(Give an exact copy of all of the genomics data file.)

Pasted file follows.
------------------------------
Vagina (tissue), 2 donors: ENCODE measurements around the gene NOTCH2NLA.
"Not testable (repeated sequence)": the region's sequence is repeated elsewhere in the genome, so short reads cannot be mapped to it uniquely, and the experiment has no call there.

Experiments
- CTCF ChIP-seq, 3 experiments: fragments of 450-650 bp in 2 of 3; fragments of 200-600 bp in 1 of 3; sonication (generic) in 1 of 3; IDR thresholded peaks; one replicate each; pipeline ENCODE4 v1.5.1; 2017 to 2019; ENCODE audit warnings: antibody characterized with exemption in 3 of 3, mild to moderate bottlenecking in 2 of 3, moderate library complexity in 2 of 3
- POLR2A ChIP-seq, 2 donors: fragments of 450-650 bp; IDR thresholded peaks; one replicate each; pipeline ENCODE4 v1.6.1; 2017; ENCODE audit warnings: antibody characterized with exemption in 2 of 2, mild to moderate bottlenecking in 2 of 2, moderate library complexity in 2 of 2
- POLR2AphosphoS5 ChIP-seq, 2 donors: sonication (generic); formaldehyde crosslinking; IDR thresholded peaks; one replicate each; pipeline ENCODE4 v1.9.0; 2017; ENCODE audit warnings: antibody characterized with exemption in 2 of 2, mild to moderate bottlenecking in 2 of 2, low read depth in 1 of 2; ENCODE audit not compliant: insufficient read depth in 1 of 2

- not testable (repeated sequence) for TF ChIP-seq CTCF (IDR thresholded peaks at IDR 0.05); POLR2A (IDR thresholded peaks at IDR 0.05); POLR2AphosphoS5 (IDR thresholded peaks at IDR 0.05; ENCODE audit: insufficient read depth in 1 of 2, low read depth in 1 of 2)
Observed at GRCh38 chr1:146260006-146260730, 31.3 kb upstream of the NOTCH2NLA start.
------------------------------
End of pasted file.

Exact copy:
Vagina (tissue), 2 donors: ENCODE measurements around the gene NOTCH2NLA.
"Not testable (repeated sequence)": the region's sequence is repeated elsewhere in the genome, so short reads cannot be mapped to it uniquely, and the experiment has no call there.

Experiments
- CTCF ChIP-seq, 3 experiments: fragments of 450-650 bp in 2 of 3; fragments of 200-600 bp in 1 of 3; sonication (generic) in 1 of 3; IDR thresholded peaks; one replicate each; pipeline ENCODE4 v1.5.1; 2017 to 2019; ENCODE audit warnings: antibody characterized with exemption in 3 of 3, mild to moderate bottlenecking in 2 of 3, moderate library complexity in 2 of 3
- POLR2A ChIP-seq, 2 donors: fragments of 450-650 bp; IDR thresholded peaks; one replicate each; pipeline ENCODE4 v1.6.1; 2017; ENCODE audit warnings: antibody characterized with exemption in 2 of 2, mild to moderate bottlenecking in 2 of 2, moderate library complexity in 2 of 2
- POLR2AphosphoS5 ChIP-seq, 2 donors: sonication (generic); formaldehyde crosslinking; IDR thresholded peaks; one replicate each; pipeline ENCODE4 v1.9.0; 2017; ENCODE audit warnings: antibody characterized with exemption in 2 of 2, mild to moderate bottlenecking in 2 of 2, low read depth in 1 of 2; ENCODE audit not compliant: insufficient read depth in 1 of 2

- not testable (repeated sequence) for TF ChIP-seq CTCF (IDR thresholded peaks at IDR 0.05); POLR2A (IDR thresholded peaks at IDR 0.05); POLR2AphosphoS5 (IDR thresholded peaks at IDR 0.05; ENCODE audit: insufficient read depth in 1 of 2, low read depth in 1 of 2)
Observed at GRCh38 chr1:146260006-146260730, 31.3 kb upstream of the NOTCH2NLA start.